[0125] The memory layers also may be arranged in such a manner that the easy axes of magnetization of the memory layers that are adjacent in the direction perpendicular to the plane of the layers (the thickness direction of the layers) are rotated with respect to each other (FIG. 16). For a memory device shown in FIG. 16, a second memory layer plane 120, where memory layers are arranged in matrix form, is placed between a first memory layer plane 110 and a third memory layer plane 130. Each of the memory layers 121, 122, 123, . . . , 221, 222, 223, . . . , 321, 322, 323 . . . in the second memory layer plane 120 has the easy axis of magnetization that differs from those of the adjacent memory layers located not only in the in-plane direction, but also in the direction perpendicular to that memory layer. With this arrangement, the memory layer 222 and the adjacent memory layers (in both vertical and horizontal directions) 122, 221, 223, 322, 212, 232 are different from each other in direction of the easy axis of magnetization.

[0126] Assuming that the memory layers have the magnetic switching curve as shown in FIG. 14B, the angle a between the easy axes is set to 90° in FIG. 16.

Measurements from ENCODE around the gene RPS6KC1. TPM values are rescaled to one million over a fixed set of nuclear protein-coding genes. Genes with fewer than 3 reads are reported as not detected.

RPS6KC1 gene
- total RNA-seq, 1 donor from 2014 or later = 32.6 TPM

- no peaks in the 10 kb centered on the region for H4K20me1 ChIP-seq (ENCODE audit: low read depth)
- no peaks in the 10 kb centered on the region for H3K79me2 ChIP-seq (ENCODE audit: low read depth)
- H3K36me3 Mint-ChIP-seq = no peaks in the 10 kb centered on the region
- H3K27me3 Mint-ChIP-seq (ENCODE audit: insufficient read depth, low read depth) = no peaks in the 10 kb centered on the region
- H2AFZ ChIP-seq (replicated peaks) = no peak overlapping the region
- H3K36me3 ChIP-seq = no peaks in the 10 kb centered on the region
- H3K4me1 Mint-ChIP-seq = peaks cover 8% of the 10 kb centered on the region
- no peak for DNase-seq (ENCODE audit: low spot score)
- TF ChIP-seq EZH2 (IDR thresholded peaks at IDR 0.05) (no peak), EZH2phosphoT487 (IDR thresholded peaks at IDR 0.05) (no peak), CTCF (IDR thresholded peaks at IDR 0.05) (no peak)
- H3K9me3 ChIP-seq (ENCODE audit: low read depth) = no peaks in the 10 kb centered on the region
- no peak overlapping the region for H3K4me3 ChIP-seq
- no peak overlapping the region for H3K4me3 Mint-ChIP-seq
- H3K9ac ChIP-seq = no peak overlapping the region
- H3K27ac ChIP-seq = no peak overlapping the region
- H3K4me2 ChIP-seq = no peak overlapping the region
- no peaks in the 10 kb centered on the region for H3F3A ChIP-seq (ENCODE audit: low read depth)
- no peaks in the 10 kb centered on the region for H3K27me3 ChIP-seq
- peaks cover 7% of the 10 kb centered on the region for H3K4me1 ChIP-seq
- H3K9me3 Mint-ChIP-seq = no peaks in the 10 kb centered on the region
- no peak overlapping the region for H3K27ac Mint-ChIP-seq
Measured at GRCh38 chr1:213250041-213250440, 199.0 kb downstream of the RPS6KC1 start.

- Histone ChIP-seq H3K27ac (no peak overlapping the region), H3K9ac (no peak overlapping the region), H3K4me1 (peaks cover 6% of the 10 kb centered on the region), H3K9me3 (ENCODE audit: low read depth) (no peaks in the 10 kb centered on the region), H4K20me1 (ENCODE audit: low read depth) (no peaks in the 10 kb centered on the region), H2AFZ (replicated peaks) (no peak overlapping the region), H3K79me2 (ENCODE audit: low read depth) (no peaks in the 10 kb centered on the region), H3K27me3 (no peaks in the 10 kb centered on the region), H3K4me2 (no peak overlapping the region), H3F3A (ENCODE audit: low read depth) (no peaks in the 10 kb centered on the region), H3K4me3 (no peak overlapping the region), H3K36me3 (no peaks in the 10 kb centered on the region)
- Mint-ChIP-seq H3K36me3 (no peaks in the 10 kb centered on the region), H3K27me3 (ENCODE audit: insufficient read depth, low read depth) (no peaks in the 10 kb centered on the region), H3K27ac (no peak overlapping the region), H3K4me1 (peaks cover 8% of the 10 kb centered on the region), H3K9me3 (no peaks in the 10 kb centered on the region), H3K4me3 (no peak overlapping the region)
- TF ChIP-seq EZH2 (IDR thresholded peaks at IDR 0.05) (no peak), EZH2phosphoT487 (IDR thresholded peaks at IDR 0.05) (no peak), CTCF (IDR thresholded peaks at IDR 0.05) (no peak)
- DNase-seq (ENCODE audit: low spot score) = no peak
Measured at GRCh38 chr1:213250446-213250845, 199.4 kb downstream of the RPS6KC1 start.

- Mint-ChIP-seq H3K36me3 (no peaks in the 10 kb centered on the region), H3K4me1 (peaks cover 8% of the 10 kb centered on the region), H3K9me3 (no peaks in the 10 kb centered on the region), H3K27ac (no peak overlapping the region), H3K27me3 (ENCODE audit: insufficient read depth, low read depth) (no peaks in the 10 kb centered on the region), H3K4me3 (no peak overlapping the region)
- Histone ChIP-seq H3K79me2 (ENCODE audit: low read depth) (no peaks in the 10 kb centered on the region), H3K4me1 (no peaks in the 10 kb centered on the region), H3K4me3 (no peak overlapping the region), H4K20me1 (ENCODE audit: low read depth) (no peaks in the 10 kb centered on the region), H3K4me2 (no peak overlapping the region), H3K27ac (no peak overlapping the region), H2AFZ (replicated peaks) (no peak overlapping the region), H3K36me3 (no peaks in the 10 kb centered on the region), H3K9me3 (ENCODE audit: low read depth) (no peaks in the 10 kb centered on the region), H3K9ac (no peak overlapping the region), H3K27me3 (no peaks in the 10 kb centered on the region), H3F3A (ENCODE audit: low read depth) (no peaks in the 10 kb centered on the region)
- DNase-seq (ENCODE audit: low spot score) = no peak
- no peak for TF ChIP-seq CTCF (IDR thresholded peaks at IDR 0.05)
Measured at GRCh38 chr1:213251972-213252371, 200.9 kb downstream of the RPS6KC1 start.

[0127] In FIGS. 16 and 18, the surface shape of the memory layer is illustrated as rectangular (FIG. 19A). However, the memory layer can have other surface shapes (FIGS. 19B to 19E). The square shape of a memory or the reliability of information storage can be improved by forming the memory layer in shapes such as a polygon with rounded corners (FIG. 19B), an ellipse (FIG. 19C), and a polygon having interior angles of more than 90° (FIGS. 19D, 19E).

[0128] In general, the switching element is turned off during magnetization reversal of the memory layer. The switching element is turned on when a sense current flows through the memory layer so as to read an output change in accordance with the magnetic state of the memory layer.